Similar events and on demand videos


Computer generated transcript

The following transcript was generated automatically from the content and has not been checked or corrected manually.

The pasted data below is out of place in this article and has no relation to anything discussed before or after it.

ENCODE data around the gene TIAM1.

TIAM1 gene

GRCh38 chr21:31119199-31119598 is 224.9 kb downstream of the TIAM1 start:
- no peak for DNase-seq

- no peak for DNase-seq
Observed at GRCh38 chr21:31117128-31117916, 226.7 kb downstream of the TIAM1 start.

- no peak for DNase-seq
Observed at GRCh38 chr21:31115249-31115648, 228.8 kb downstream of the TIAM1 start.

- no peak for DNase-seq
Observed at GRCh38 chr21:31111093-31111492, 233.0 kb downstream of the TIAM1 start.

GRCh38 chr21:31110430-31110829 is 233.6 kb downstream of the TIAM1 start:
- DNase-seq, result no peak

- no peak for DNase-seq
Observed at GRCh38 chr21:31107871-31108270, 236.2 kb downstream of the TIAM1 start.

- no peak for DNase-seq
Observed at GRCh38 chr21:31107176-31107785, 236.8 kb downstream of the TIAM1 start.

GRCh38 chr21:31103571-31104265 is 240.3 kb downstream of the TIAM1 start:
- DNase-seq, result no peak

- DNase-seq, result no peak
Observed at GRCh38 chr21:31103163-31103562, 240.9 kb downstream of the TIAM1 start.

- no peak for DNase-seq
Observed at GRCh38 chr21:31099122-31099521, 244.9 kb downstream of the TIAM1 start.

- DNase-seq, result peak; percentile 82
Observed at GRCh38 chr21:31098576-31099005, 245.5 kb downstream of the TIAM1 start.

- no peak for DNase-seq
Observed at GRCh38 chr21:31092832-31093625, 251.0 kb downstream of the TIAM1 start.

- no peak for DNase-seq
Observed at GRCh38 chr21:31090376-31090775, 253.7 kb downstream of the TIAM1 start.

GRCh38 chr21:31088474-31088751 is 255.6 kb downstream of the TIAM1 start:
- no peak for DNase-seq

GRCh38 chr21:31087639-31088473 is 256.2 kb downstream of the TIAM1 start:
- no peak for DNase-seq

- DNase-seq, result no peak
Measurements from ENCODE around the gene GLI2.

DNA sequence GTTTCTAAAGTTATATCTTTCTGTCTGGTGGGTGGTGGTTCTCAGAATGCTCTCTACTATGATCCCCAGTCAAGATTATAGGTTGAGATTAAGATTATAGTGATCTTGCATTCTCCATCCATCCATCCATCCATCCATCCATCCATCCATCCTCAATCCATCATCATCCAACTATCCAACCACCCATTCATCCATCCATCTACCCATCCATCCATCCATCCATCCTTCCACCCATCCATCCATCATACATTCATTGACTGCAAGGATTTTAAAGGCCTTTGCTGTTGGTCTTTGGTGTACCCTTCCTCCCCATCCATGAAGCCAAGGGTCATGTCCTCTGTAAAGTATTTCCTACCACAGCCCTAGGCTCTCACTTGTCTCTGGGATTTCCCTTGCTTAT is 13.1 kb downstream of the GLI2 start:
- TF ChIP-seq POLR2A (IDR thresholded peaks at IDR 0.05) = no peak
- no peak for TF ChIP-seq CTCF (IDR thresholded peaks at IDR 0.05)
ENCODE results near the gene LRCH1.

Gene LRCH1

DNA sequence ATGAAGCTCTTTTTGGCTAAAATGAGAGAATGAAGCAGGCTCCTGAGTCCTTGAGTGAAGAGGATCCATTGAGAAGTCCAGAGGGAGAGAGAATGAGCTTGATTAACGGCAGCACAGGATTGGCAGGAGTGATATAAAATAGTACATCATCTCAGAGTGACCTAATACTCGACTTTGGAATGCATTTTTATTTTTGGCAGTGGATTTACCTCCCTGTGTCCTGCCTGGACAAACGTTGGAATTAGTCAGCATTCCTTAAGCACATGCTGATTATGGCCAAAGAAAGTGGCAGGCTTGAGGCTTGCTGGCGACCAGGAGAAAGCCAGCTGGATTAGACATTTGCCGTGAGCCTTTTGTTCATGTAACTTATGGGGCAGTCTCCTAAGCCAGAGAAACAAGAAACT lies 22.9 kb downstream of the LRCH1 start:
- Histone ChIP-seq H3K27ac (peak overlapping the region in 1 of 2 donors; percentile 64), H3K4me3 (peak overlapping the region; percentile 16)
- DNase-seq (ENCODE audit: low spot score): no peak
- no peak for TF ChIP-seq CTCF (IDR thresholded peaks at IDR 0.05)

Yeah. Yeah. OK. You're welcome. OK, welcome back. I hope you guys enjoy all the sessions in the workshops room. And then you have now convinced this is one and only career you are going to go in and then before you go all, we have to, we always keep the best lecture last so that you have to come back. So II, you know, it's a real pleasure to introduce all of you, you know, to doctor Georgia PNA. Um she's actually an intervention radiologist from Newcastle. She's gonna give you a tour on the IR training program and um and her journey here as a female intervention radiologist. So without further ado Georgia. Thank you. Yeah, I just, I'm sorry. Yes, that should be the one. OK. Hello. Excellent. So anyone that we want you to get any one of us that you know, I on my back, there you go. Lovely. Perfect. And I'll just, hi, I'm I'm George. I'm one of the intervention radiology consultants and I work in Newcastle. Uh I'm I'm resting thing and my presentation is pain. You're hoping to, to hear about the secrets of how to get into interventional radiology. I've gone a little bit more fluffy. We'll talk a little bit about how to get into interventional radiology. But, um, at your stage, what I found really difficult to put my head around was the soft aspects of the jaw that you've heard. A lot of facts and, uh, being enthused about things and seeing different oncology and M SK IR and pediatric ir. Uh, but I'll just be a little bit more general. Um, Surprisingly, my talk will probably, uh somewhat we've already talked about all day. Uh, but we'll, we'll see how we get on. So I work in Newcastle, I work at the Freeman Hospital, which is a transplant center. All right. Um So interventional radiology, pathway career life advice, generally, all that will be me for you today. So what we're gonna go through, um, what is interventional radiology? Uh you should know by now. Um I hope so. Who can do it and how do we get there? Challenges and ways to overcome them and retirement plan? So you haven't even started your career and I'm talking to you about retirement plan. Uh Well, actually time flies. So what is interventional radiology public? Doesn't know, media doesn't know any doctors don't know. My mom definitely doesn't understand what I do. I can tell you this. I don't understand to your non medics relatives, what you do? Impossible. So, a bit of CT, a little bit of ultrasound, a little bit of imaging, a little bit of that. A little bit of this. Is it the procedure? Is it surgery, is it minimally invasive? Is it pinhole? Is it pinhole? So it's a rapidly evolving specialty provides lots of ways to treat lots of different things with less mortality and morbidity. And it doesn't matter what age the patient is, what size the patient is, will completely get from everywhere, anywhere in the body. And that what su intervention, radiology. And there are many specialties that can say that and you just have to hold that thought. You don't deal with 11 thing, you don't intervene on one thing, you intervene on absolutely everything and anything. So you've heard about S Seldinger. The thing you probably don't know is that he invented his Seldinger technique when he was 32 years old. OK. And that's what we base our life doing on, on an idea that the medical student had Charles daughter. Crazy Charles realized that he can treat endovascularly. Um uh you can treat vessels uh by using guide wire. So that was the first time we came across therapy in intervention radiology. He was actually trying to do a autom from a groin, uh passed his wire through a stenosis and then that looked better afterwards and then said, oh, then we can do something about that. How cool is that? So what happened within the last 16 years? Imaging has made lips and bounds move forward a lot. You have CT that can tell you exactly what you need to do. This is an infrarenal aortic aneurysm that traditionally would be done with an open operation. But now we can do it from two little tiny cuts from the groin and someone that had symptoms of a stroke, we can immediately know what's wrong with them by doing an MRI of their carotids. Ultrasound, can give us functional results and can tell us if um, a vessel is narrowed significantly and then we can plan treatment. And most importantly, all this imaging assists us in doing lots of really exciting stuff. And this is a very nicely placed needle in a tiny little ve vein in somebody's arm, but the with the big lining, ok. Um And as simple as that you make a difference from very early on skills that are transferable probably to most specialties and things that you could theoretically take for granted to make a huge difference to, to to patient care. Um This is a DSA, this is an angiogram of an aorta. Uh someone that might need an aortic stent or might have an injury. This is a mesenteric angiography of someone that might be bleeding who can go and stop the bleeding from the colon that the surgeons won't be able to find or get to. And not only we can use contrast dye to find problems, we can now do something like this of that place. Mm No. Oh. Oh, wow. It doesn't rotate I'm sorry about that. But this is con beam CT. So we can plan intervention can inject contrast in the arteries of the liver and very specifically find the humoral supply of the liver tumor and navigate our catheters exactly to the one vessel that supplies that liver tumor and provide treatments. This is a little rotational CT scan that we have in our IR suites that help us navigate through different things. Oh, now it's turning just need the one more click. So super cool staff, but it's not only the imaging is the advantages within the industry and the changes that we've we've encountered. So this little guy here called the Swift Ninja surprisingly is the name of a catheter is not a joke. It is called Swift Ninja because it goes right, it goes left, it takes different shapes. It helps us going into places that without these advancements, we wouldn't be able to get to. We have different stents, different type of drugs to embolize and help us to see things better. So when we're doing our case procedures, we can put beads that stain the tumors and we can see them if we've missed a little bit promote good technique. So ir in a nutshell and blocks blocked things by arteries, veins, bile ducts, kidneys. Um This is one example of an artery in your leg that the leg of some of that had a limb ischemia that has been treated and looks much better. If that doesn't work with simple balloon angioplasty, you can use stents and the stents can use if they're covered, we can use them to stop hemorrhage. So we unblock things that are blocked and we block things that leak or things that are not really good to sustain life because of hemorrhage. So this one is a nice VC occlusion. So you probably have heard of SVCO people with lung cancer get stenosis or, or venous stenosis of uh of their upper body vessels, veins and and they get very puffy, they can't breathe. This is the same woman before and after procedure. It's not a myth. It changes life and is as simple as an intervention, radiologist open in a blocked vein from there to there and from that to that so covered stent, as I said to stop bleeding, this is a gout, gunshot wound. So someone's been shot in their arm artery, went ahead, put a covered stent and beautiful, save another life. It's not only that what it used to be like open cut surgery, 10 hours straight is now tiny, little bit of surgery within half an hour, all done. So, time effort, better response for the patients less anesthetic time. This is an IOP transection. This is trauma that has been treated acutely. This is the little area where the pseudoaneurysm of of the the shearing forces of the trauma occurs and that has been covered nicely with the thoracic aortic stent and we have many applications you've heard throughout the day about oncology, case chemotherapy in the liver tumor. So this is the dynasty I was talking to you about Little Beam City intraoperatively finding out the tumor put in the beads that illuminate the tumor and run deliver chemotherapy to the tumor. Complete response that quite chunky tumor around six centimeter tumor has been treated within one go or radiotherapy third treatments as part of the interventional oncology, very large tumors when you have two large tumors, chemotherapy ca cases. So chemo embolization can cause quite a bit of pain and quite ss quite a bit of systemic response. Ct is slightly more gentle and doesn't cause the embolization syndrome that, that the case would cause for large tumors and again, smaller glass microspheres loaded with um uh radiation delivered very precisely within the liver tumor. And you have tumors that from that size, this is inoperable. This patient, if it wasn't for our uh for intervention, if he was to be put in on medical treatment, he will probably have six months to live. You're taking someone from there with a tumor that big and a liver eminent that small. You deliver ct that hypertrophies, the good bit of the liver and shrinks the one that you targeted with radiation, you take it from there to that beat with a large hypertrophic liver, you bridge them through resection. That patient has been cancer free since 2016 is still alive. You would have been long gone. So you do make a difference. There are no lost cases to our mind. We always try to do the right thing that we go to extreme. And that's what interventional oncology is about these helping fellow surgeons when they removing metastatic, um they're doing uh orthopedic operations or a, a renal RCC helping them not to, to have vascular bed of tumors, embolize them preoperatively or for interventional oncology, you can use a little needle to go into very targeted small lesions, treat them and they're gone and have as good as results as you would have with surgery. And in patients with cirrhosis ablation is probably the first port of call. You wouldn't get resection these days for small under three centimeter liver masses. So we have moved on a lot. We we can do extra anatomical bypasses, create connections in the body to treat um refractory ascitis or bleeding through tips. And ok, I've gone through lots and lots of things. But who can do Ir who do you think can do ir like? Is it a specific breed of people that can do ir so different pencils? So all different colors. Um you have to want to walk on sunshine because it's a wonderful specialty and you, you have to, to be positive about things, especially if you do oncology, you have to look at the bright side of things and drive for some treatment and although we're all different colors as long as you have the right shape and you're, as long as you've been trained, right. You can all do it. There's nothing clever about it. There's nothing special about it. And don't, don't tell, let every, anyone tell you differently. So I take me here. All right. I am not priv, privately educated. I'm coming from Greece. I finished in the University of Athens medical School. I graduated in 2007. Now. Anyone knows what that place is. Liverpool? Yes, I did my foundation training in Liverpool. So from Greece didn't understand the accent very well back then. Wouldn't, didn't speak very good English either still. But it's all right. A bit better now. And then I went to that place, which is Wales and did core surgical training. And then I got my number, my radiology training number up in Aberdeen who I've been a lot quite a bit, taking a long time to do that. Don't have to, to go directly through to radiology. You can wonder about it. Worked for me and I picked up different accents. Kept mine. Sorry, I've, I've, I've ended up in, in Newcastle where I had my baby. I got my IR training. They gave me a job and I'm very happy and you have the other end of the spectrum where you have very significant careers, but you'll have to start from somewhere. Doesn't matter as long as you want to do something you can do it. Despite all this, II have to mention that a little bit because I see a lot of women here, probably more women than I see men. That's probably reflecting the fact that in medical school, there are more women that there are men in medicine in general. 40% in radiology, 40% of the workforce is women yet only 10% of the consultant body are IRS you know what that means? If we don't improve on that, IR recruits from half of the trainee pool, that's not good enough. There are various reasons why this happening. And despite our great efforts there, there's still misconceptions around radiology and ir too much radiation, not enough patient contact, not good work-life balance. You can do whatever you want, you can work part time, you can work full time. You can be as, as involved as you want. There is space for everyone and the culture is changing. So I encourage you all to look into your careers and don't choose based on convenience, choose based on passion. How do you get there? How do you, how do you decide to do Ir how how do can you do Ir So days like these are perfect. So early interest get involved in research. The world needs to know that these treatments are as good as open surgery. So it is your responsibility to get involved in research, early build your CV like that at the same time, read college guidelines. Ok. So go on the RCR website and read the guidelines that they have of how, what boxes do you need to do to take, to take, do you need to take to, to do IR or do radiology? And the only way to get started is quit talking and begin doing. Apparently this is Walt Disney. That's how pink I am today. All right. I'm quoting Walt Disney and ask, listen, get inspired. Don't be shy. Now, a little bit about the curriculum, the curriculum has changed very recently, the IR curriculum. So for your average cohort, you'll finish in a few years' time, you do your foundation training and after that, you will be in the position to apply for radiology training. Now, November time, normally you apply for your radiology um uh interviews and then January you will do your test. There is a national test that tests you and ranks you and that is taken into consideration and then you, you see for your interviews. If you were to be successful. Since last year, you can either choose to do diagnostic radiology or IRI R is a little bit more competitive and the IR bit guarantees you if providing that you progress properly, you will get an IR six-year training program and you will be at the end of your career, at the end of your training, diagnostic radiology with Supe SU SU Subspecialty CCT and IR which is the only Subspecialty in clinical radiology um you need to tick your boxes, you need to do your audits and whatever else you need to do. What you need to remember is actually there is room for everyone. Even if you don't get the IR training and you decide you, you go through radiology at ST three, you could still be selected to do IR as a as a subspecialty, the number of IR training posts are only small. The rest of the posts will be filled after that. OK? So don't shy about no, everyone has challenges. Well, you need to overcome your challenges will be an inspirational team behind you. Ok? As you go through training, you can have personal challenges navigating through training. You have to remember. It's not only about papers and audits and working hard and going home very late is about when you do all that you probably fall in love, get married, have kids, move about if you get married to medics. Good luck with that terrible story you move about, you have no stability, no one tells you this. No one signs you up for this either and you suddenly are in a position where you have to compromise again, please. If you have to do the compromise, do it in a way where it's constructive for you, make sure when you go to work, you're always happy. You love your job. Don't compromise on your passion. All right, I've been very fortunate. So I've been inspired by these women, I would, I look up to them. I, and I don't say that because prof is here. I do look up to them. They have helped me. They have given me a purpose. That's why I'm standing here today. I wouldn't do it. Otherwise this guy, you probably know him. He's the president of BSI R of our society. Been very fortunate. I've been mentored by him. I've been trained by him and uh it's privileged to call him my colleague. You probably a recognize also this guy. So this is Doctor Haslem. This is Doctor Ler. These are now my colleagues and I call them friends. And you have, you can have that, you can have success stories, you can have happiness. The system is not perfect and the NHS is not perfect. You can always impact with your ability to work and your working interest and make changes around you. And hopefully things will follow my retirement plan. I know what is important to me. I'm telling you from now before you even start start thinking what is important to you. Respect to others, kindness to others training, juniors training registrars are one of my most important joys in life. All right. I'm very proud of my family. I'm very proud of my work. I'm two years in, as a consultant. I haven't done much, but I do feel fortunate and I think as long as you, you keep true to yourself, you will have a wonderful career. And as I say, start them early. That's why we're here to start you early guys. You'll be the few too. Thank you. Does anyone have any questions for Doctor Prion? Oh, no, no. Thank you, Georgia. That was a very inspiring talk. And um so life is a journey. You will start yours today and then where it leads you in some way, I might do that. And um if you guys have a note system, I always say this to, to, to them and I will say it to all of you. If you can find out who you are, then you are winning your life journey. So the authentic version itself is our strength. So if you can discover that version of you, you're on the winning journey. It took me many, many decades to discover who I am. So this is the wisdom that if you can, you know, if I can leave anything for all of you, discover that version of yourself and then play out in that strength because you'll be most optimal or powerful from that place. So that authentic version on you and I'm going to then pass on to the next uh uh group of uh speakers, uh quiz answer and case highlights. But uh troops of um um you um no, no happening guys. Um So we're not necessarily gonna go. So what we're gonna do is we're gonna use some of the questions as kind of a bit of a springboard into just some general kind of background. I information. Um later on, we'll be sending individual feedback and there will be a winner who is gonna get a prize, but Helen's gonna sort that after today. Uh So the first question we had, which I think everyone should have got. Right. Cos Costa said it right. This holidays, if you're listening, you'd have known this. So a sheath, what a sheath used for. And the answer to that is that a sheath is used to maintain access to a vessel. So I don't know enough about my history. But what I didn't realize until this morning chatting to Omar was that before sheets were invented, you would do a direct puncture and then you'd put your wire in and a catheter in and you wouldn't have a sheath. So you wouldn't have kind of secure access. So if you wanted to change your way, you'd have to be pressing on the groin whilst you take out your, your catheter to exchange for a new one. Whilst now we have a sheath that gives you, you know, so the way it's made up is that you have, um So basically the bit at the end, the dark green bit that is a dilator and the white bit itself is a sheath and the back, you have a hemostatic valve with a side arm for which you can inject materials or you can also draw blood back from but it means that once you have access to a vessel, if you wanna take your wires, your catheters out, you've still got access to this vessel. So you can change your wires, you can change your system from a high profile wire to a low profile wire. So it's a really simple looking piece of kit, but it's been fundamental in changing ir and actually increasing the number of procedures you can do. And so kind of. So normally you puncture the vessel wire. So then you put your wire through, put your sheet over the top and you've got secure access and your procedure can begin. And so the di are a six French sheath. So as you can see in this picture, that kind of explains the different parts of the, the sheath and the diam of a a sheath is approximately two millimeters. Now, it's useful to know cos you need to know the size of a hole you're making in the vessel because that has implications of when you're trying to close it. And so the franchise is a system used. But basically, if you can remember that your sheath size, if you divide it by about three, that will give you the approximate size of your vessel. It's important to know because sometimes you use sheets which are 18 French, 20 French, 22 French. So if suddenly someone says, you know, you've got 22 French sheets, you, they think, ok, I've got round about a seven millimeter hole in, in my vessel. And then that makes you think about if you're gonna close it, the type of options you have, whether it have to be surgical, using closure devices, preclosure, post closure. So it's really important to understand the equipment you're using the size equipment you're using cos you'll have implications later on in your case. And then we ask, what does 0.035 refer to in regards to wires. So wires have lots and lots of different, there's lots of information about them. So you can have different wire lengths, different wire diameters, you can have different shape tips, you can have different weights, you can have different properties and so on the patching of a wire, you often get lots of information. So as you can see here, this one says it's angled, uh it says 0.035 which is the diameter. You can get 0.0140 0.018 and you get different lengths. You can get 80 centimeters, you can get 150 you can get 2 m wires, you can get 3 m wires and depending on where your access site is and where you're trying to achieve your treatment. That can determine what you're which wire you're going to use. Having a straight tip or having a slightly curved tip can help you trying to navigate through tortuous vessels and then you can have wires which are stiff, you can have wires which are hydrophilic, they like water. So some things are better for crossing a lumen. Whilst other things are better for giving you stability. So this was the question just to show you that, you know, wires aren't like not all wires are the same and that the way they work has a big influence and gives you a really wide range of procedures you can do. OK. So I put in a few um questions not so related to the everyday practice of IR but a bit more about the wider field of radiology. So I asked um about uh the radioactivity of bananas and how that relates to um CT scans. So uh you probably don't think about this each time you eat a banana or take a flight and get high up in the atmosphere and you're less shielded by in the atmosphere closer to the radiation sun, but you get radiation in everything you uh do or eat. Um And actually one CT scan is about 70,000 bananas. Um So you can uh consent your patients for that with that sort of metric um for your procedures. And um he's a very handy child which oh in the next slide um which shows uh bananas there in the top uh left corner as a small um proportion relating to um a tiny bit next to that green square which is a chest X ray. And then that's just a, a fraction of the dose you get with the act or um for example, going to the exclusion zone. And um then another question I put in was about uh blunt trauma and you can either have um a massive arterial bleed, which is um your classic uh spurting, bright, bright red blood sort of leaking out from your neck or the same sort of thing uh inside the body. But if you have blunt trauma to an organ, you can have um a different sort of bruising effect on the tissue and you can have small set of aneurysms. Now, when you do an angiogram, when you put a catheter in and inject contrast eye and take an X ray picture, you see lots of little small dots and um who's uh and that's named after uh a certain painter with a certain uh pointer style and um a bit like that actually with tiny little brush rates and dots and that's the sac spleen. So this is what it looks like. There's um that little white streak in the vessel is um the catheter black is the x-rayed eye and that spleen has a lot of little mottled brush strokes through it. Um And then on the other picture number B that's after embolization. So the blood flow has been slightly reduced but not completely blocked off to the spleen. And you can see a lot less of that blush. A lot less of the pseudoaneurysms going on. And yeah, so I thought I'd add some uh clinical questions because you guys will be in the wards shortly. And if you know the answers to these questions that might save you from a job from phoning the IR consultant and asking for a procedure if the patient has taken the Warfarin, if they have taken Apixaban. So if you know the, if they've got high in R and somebody asked you to phone IR for a procedure basket procedure, you will know the answer. So acceptable iron in R result depends on the procedure. There are low risk procedures and high risk procedures. So for, for the vascular procedures, most of them, it's 1.5. So the cut off the, yeah, but for the venous stuff, some people accept higher than that. So procedures are split between low risk, moderate and high risk. So the vascular stuff or the arterial stuff is moderate and high risk as well, all the vascular stuff. So you'll find that the inr target is less than 1.5. So here and there, if it's penis, some people might accept to by find that most of the consultants would ask for less than 1.5 for every procedure. So that's a good thing to know. So next, if you've got a patient on Apixaban again, and somebody asks you to call Ir for a procedure, how long do you need to stop it beforehand? For Apixaban? It is two days. Again, there's a big table for every single doac warfarin Heparin that tells you when to stop what? So with the Warfarin, it's normally five days with the towa, it's two days and Heparin is less than around one day, just a bit a dose. So Aaban is normally for low risk is 24 hours, moderate and high risk procedures is 48 hours, two days. Something else that you might face on the wards for patients who might have had embolization, especially for the fibroid and the taste. The chemo embolization for liver cancers, they might get post embolization syndrome. And what is? So, I combined these two questions together. The treatment for post embolization syndrome is primarily supportive, just analgesia and IV fluids. So what is post embolization syndrome? It's bay and fever, nausea and vomiting. That might happen in around 40% of people after embolization because we cause tissue necrosis and infarction. And that might initiate some inflammatory reaction and cause a lot of pain, fever, nausea and vomiting. So we shouldn't jump into giving them antibiotics or doing CTS or just jumping into conclusions really quickly is expected and we do consent patients for it. So they will be aware about it. If you get called about patients who have had some sort of embolization beforehand, you just reassure the patient, reassure the nurse and the referring team. It is not a self limiting, but it overlaps with infection. But the treatment is supportive. That's it. Thank you very much. Any other questions about, to be honest, the question just I always thought if you have a two millimeter, she that will. So two, sorry, a two millimeter catheter cos that, that's why it's really nice. It, it, it's like the sheath size is about what you put through it, which, but because obviously you've also got the sheath, then you need to add on a little bit, but it's probably gonna be a fraction of a millimeter. Right? Yeah. So technically, I would, I would, it would be over two, wouldn't it? But it might not be three. Yeah, it's, it's a but yeah, I see what you mean. But I guess if you, if you've got like a 600 you know, to be about, it'd be close to two. That's been really a anyone else. I think we would like to thank everybody who showed up in person on a Saturday for an IR conference. That's a great effort. So I would hope everybody and just to let let you know guys that Ir is great. Yeah, from fellows in here trainees. I've been enjoying my training every day. Looking forward to going to work every day. So the advice would be to get involved as early as you can go and knock doors, speak to consultants. It's really easy to get a publication, a case report of also in radiology because you do not have to go through all the notes to see the patient do examination. Most of the information that you need would be on packs. So just sit on a computer in an afternoon, get all the information, do a case report and that's it. Or you need to get on really early on, on that note, if you're looking to get involved in ir research, to know more about the specialty uh network with like minded people, you don't have the mentors who live in the hospital without um I presence. Um I'd recommend getting involved with IR juniors, which is a group of trainees and junior doctors doing educational initiatives. Just in the past few months, we finished up um uh a range of events online in person and the applications to radiology. Uh Last event was um interview practice. Uh We're taking a bit of a pause and then in uh April, we'll have uh an in person student conference in Edinburgh that's coming up. And then the next event after that will be end of September in Manchester. So if you uh have a project or now you have the motivation to um find a mentor, start a project, do an audit. Uh There might be places you you want to present, especially if the larger national conferences for which might be aimed more consult to seem a bit in. These are also mostly for trainees and junior doctors like today. Yeah. And one thing that the BSI R offers every year is an award. So there's a, an essay scholarship award and it's not difficult to do. So look it up. It's 300 lbs towards accommodation and transportation and then free conference registration. It's just writing. They give you a title and then you look it up, you do some research and write an essay. So that's uh that's an easier word to put in the, into the, the CV before the interview. Thank you. Thank you. Thank you to Helen. I know committee because you all made a really, really good day. Uh Yeah, so we are coming to the na uh which is a little bit on kind of the, the winners of the poster presentations. I'm not sure if you are aware, there was a present poster presentation. Um Our lovely training committee has um marked them um and the winner actually, er in the scientific research category. He was here earlier this um today, but he had other child minding business, I think. Um So he had to go early. I've already presented him with his certificate and we'll be sending out some prizes shortly and um the other um person is a virtual participant, so I'd just like to congratulate them here um and give them a virtual round of applause for the recording if that's alright. Um And there's not much else from me. So if you have registered on me, um you will receive a, er, feedback form, er, after today, er, which if you fill in, er, it will automatically give you ate of attendance afterwards. Um, and obviously we would love to have your feedback about the day about how we can improve so we can do it better next year. Um, and I'll leave some closing remarks to prof so thank you, Helen and thank you all the student committee for making, this is such a success and everyone taking part. In fact, you know, all of us have take part and contributed, especially faculty travel from everywhere. I mean, this is Saturday, right? I'm not sure that uh um how much trouble I'm gonna get with your, some of your family member, so enjoy the rest of the evening. And then there is um uh we will hopefully see you guys next year. So give yourself a round hope. Thank you and um to show you this. So, oh wait, it was just, this starts which Nick mentioned about our juniors. It was shown during the breaks, but I don't think many of you were here during the break. So I'm just gonna quickly kind of share it. Well, it will load, you can have a read and you can pack up and um as we come to the end of the conference, if that's OK. If anyone have any burning questions, we've still got some, some of our amazing speakers here. So ask them now or forever, hold your peace. All right. Thank you everyone for coming. So Good. I Yeah. Yeah. Yeah. Yeah. Yes, thank you very much. Thank you very much on the other side. Um So the other was.